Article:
Daily Digest - December 10: A Reminder That Policy Affects Human Lives

Dec 10, 2013Rachel Goldfarb

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Invisible Child (NYT)

Andrea Elliot reports in great depth on the life of a homeless girl in Fort Greene, Brooklyn. By placing this story in context with Mayor Bloomberg's housing and homelessness policies, she makes the effects of bad policy on human lives crystal clear.

Study: U.S. Poverty Rate Decreased Over Past Half-Century Thanks to Safety-Net Programs (WaPo)

Zachary Goldfarb reports on a new study from Columbia University, which contradicts the official poverty rate significantly. The researchers traced back poverty using newer standards, and found that the safety net is particularly effective at protecting kids from poverty.

How Inequality Became as American as Apple Pie (The Nation)

Jessica Weisberg compares the concepts of inequality and mobility, ways to discuss poverty that appeal to opposite ends of the political spectrum. The right may prefer to talk about mobility, but social mobility in the U.S. is pretty terrible, which maintains inequality.

Let's Get This Straight: AIG Execs Got Bailout Bonuses, but Pensioners Get Cuts (The Guardian)

Dean Baker asks why the White House had to maintain AIG's contractual obligations during the bailout, even when it meant paying bonuses in March 2009, but Chicago can ignore its contracts to pensioners today.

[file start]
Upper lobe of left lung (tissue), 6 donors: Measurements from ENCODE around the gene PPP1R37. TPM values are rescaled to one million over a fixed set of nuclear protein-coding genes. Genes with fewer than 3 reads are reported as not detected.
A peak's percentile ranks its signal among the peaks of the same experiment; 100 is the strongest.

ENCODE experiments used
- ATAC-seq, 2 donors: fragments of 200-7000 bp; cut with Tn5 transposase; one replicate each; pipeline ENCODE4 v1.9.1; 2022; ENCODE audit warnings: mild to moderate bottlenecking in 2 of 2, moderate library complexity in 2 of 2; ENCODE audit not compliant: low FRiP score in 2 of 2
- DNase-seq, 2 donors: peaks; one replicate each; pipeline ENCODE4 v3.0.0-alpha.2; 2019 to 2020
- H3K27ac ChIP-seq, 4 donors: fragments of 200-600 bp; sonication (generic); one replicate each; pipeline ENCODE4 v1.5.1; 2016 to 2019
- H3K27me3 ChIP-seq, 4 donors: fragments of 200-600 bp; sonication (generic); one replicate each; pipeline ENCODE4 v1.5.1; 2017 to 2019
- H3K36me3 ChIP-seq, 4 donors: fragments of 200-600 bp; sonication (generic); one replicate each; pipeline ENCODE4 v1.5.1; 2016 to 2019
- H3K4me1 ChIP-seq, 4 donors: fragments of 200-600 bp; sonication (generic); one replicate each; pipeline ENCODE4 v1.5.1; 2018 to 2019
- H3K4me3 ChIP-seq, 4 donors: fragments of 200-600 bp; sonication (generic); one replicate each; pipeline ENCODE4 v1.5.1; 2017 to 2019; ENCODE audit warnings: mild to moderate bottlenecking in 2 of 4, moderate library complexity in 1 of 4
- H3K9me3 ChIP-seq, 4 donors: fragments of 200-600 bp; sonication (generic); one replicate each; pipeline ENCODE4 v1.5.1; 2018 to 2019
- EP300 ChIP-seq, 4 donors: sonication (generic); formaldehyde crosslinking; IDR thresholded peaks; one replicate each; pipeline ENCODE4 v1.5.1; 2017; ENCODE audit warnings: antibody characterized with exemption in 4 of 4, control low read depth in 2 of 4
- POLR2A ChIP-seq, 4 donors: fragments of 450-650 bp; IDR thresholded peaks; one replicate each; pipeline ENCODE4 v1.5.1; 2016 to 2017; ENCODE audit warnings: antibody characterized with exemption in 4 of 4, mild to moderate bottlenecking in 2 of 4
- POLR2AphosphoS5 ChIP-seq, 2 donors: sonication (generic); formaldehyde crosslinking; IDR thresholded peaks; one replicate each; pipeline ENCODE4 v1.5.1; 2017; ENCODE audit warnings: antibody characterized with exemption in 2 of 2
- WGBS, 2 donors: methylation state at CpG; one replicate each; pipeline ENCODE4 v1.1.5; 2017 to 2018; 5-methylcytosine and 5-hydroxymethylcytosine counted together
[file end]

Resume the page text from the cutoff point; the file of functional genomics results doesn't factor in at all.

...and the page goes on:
Robbing Illinois's Public Employees (TAP)

David Dayen explains how pension theft has become a new norm. Public employees can no longer count on ever seeing the pension funds they negotiate for today, and the current retirees are in an even worse place, because many don't receive Social Security.

Tea Party Representative Supports Wasteful Government Program, Because YOHO (NY Mag)

Jonathan Chait says there's one clear tie among the government programs supported by Republican obstructionists: private profits. When sugar subsidies are "accepted norms," as Rep. Yoho (R-FL) said, it must be better to cut SNAP or Medicaid.

More Than Three-Quarters of Workers Missing from the Labor Force Are Under Age 55 (Working Economics)

Heidi Shierholz looks at a breakdown of "missing workers" (those who are neither employed nor looking for work) by age. Only a quarter of the missing workers could be early retirees, and the other 4.3 million will probably reenter the job market when it picks up.

New on Next New Deal

Think Global, Act Hyper-Local: Campus Network Rates Colleges on Economic and Social Impact in Their Communities

Roosevelt Institute Associate Director of Networked Initiatives Alan Smith explains a new Roosevelt Institute | Campus Network initiative, in which students will help their schools find ways to improve how they affect local communities.

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